Winds of Open Innovation in Pharma R&D Blow to Clinical 8

It was a pleasure to present at the Open Innovation in Pharmaceutical R&D conference last week in Amsterdam.  What strikes me in conferences like this is the diversity of ways open innovation is manifested.  While some seem to criticize that “everything is now open innovation”, I’ve come to appreciate the diversity.  To me it isn’t about what it is called, but rather what it accomplishes.

While diversity of approaches exist, it still seems to me that the focus of OI in pharma R&D remains in research, not development.  As I outline in my presentation, I believe there is not only a position for OI in development but an essential need to change, and yes, disrupt our business model.  Contrary to gut reactions, this is NOT a challenge to the current IP/patent centric model.  In fact, it depends on clear IP and the patent foundation coming into clinical development provides a clear platform on which OI can operate. In the same manner, clear commons licensing enables collaborative interaction around public information.

Ours is a strategy of raising all boats and helping transform the industry models of clinical development.  We welcome the diversity of ideas and implementation models.  For it won’t be one company, one model, or one frame of reference that will change our current, well-entrenched business model.  It will be through creative, collaborative efforts that new models for development emerge.  This is why we think of our work as a series of experiments or projects.  Have ideas and an interest  in working with us?  Drop us a note and let’s figure out how we can be complementary.  The patient is waiting.


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  2. Have posted this post to Innovation in Pharma group on LinkedIn, for comment. I have written about this before (and spoke about it at the same conference as Tom in SF in January). Way too much focus in pharma is on innovating R (or getting sales reps new iPads) instead of D…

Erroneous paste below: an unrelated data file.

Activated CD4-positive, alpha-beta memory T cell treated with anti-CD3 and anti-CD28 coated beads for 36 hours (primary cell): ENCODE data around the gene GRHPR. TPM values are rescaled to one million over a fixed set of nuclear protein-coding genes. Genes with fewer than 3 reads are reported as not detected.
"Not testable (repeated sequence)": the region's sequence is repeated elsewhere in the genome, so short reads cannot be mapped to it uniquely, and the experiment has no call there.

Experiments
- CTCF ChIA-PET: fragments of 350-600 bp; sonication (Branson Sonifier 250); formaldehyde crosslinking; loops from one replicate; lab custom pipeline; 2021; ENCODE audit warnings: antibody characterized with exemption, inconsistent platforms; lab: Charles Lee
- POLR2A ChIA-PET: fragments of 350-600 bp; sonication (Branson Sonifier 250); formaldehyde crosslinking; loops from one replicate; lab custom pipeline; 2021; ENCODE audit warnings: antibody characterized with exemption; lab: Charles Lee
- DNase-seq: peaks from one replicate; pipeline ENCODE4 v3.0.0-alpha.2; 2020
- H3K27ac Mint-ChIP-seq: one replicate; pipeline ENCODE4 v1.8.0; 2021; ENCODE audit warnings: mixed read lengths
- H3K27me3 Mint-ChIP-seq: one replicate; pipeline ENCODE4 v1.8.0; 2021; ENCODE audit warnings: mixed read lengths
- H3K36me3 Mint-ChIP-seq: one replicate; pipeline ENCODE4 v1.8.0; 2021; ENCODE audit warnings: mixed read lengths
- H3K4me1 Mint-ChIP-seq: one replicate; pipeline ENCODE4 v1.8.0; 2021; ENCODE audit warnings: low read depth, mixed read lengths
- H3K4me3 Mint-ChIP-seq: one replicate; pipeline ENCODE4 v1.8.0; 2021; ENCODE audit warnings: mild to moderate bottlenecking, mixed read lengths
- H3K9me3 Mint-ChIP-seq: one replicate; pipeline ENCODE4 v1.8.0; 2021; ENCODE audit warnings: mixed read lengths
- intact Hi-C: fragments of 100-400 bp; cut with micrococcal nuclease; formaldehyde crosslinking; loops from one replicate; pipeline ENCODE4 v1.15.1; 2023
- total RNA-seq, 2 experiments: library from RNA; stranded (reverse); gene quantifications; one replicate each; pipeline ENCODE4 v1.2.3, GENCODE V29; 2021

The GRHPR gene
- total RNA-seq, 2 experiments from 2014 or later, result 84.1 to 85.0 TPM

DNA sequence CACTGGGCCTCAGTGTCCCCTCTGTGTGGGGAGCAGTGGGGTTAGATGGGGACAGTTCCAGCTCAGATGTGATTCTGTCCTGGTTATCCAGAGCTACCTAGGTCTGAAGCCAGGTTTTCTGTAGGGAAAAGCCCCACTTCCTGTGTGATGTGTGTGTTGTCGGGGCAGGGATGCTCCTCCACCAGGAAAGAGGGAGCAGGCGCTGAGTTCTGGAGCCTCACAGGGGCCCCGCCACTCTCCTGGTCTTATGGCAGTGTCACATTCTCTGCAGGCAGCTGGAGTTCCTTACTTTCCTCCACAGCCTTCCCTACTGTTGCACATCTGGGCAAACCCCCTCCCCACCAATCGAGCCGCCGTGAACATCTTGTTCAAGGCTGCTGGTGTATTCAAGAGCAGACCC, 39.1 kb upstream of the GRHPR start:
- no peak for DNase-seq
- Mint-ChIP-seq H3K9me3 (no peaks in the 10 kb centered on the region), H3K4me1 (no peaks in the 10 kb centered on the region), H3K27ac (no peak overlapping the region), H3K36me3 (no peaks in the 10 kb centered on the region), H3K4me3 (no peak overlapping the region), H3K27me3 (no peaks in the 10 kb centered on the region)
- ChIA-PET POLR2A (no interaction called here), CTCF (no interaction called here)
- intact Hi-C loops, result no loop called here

• Yes, there’s lots of space between discovery research and the sales force where open innovation can make a real difference. Bringing more data related to clinical processes open and useful is a start, and beginning to think about core clinical development processes like trial design, site selection, protocol development, enrollment, et al are areas ripe for optimization through OI techniques – and where core IP can be managed responsibly. Any specific areas or ideas you might share are welcomed, and thanks for dropping a comment.

      • We’ll put our presentation from SF live soon, but the point of it was that a) getting the basics right will be a great start (that is, combining ‘the value proposition’ as the thing that we’re looking at in development), and b) that proper design of D will be both more effective and more efficient. Some of these are not ‘innovations’ per se, but unlearning the kind of sclerotic bulk/ process that has characterised the past 10 or so years… If some companies are spending $12bn per launched drug in development, something is going wrong…

    • We are currently testing our Open API for Clinical Trials. This is a REST API with JSON responses. We are targeting early June for the public release. We will announce it on Twitter and this blog, so stay tuned!

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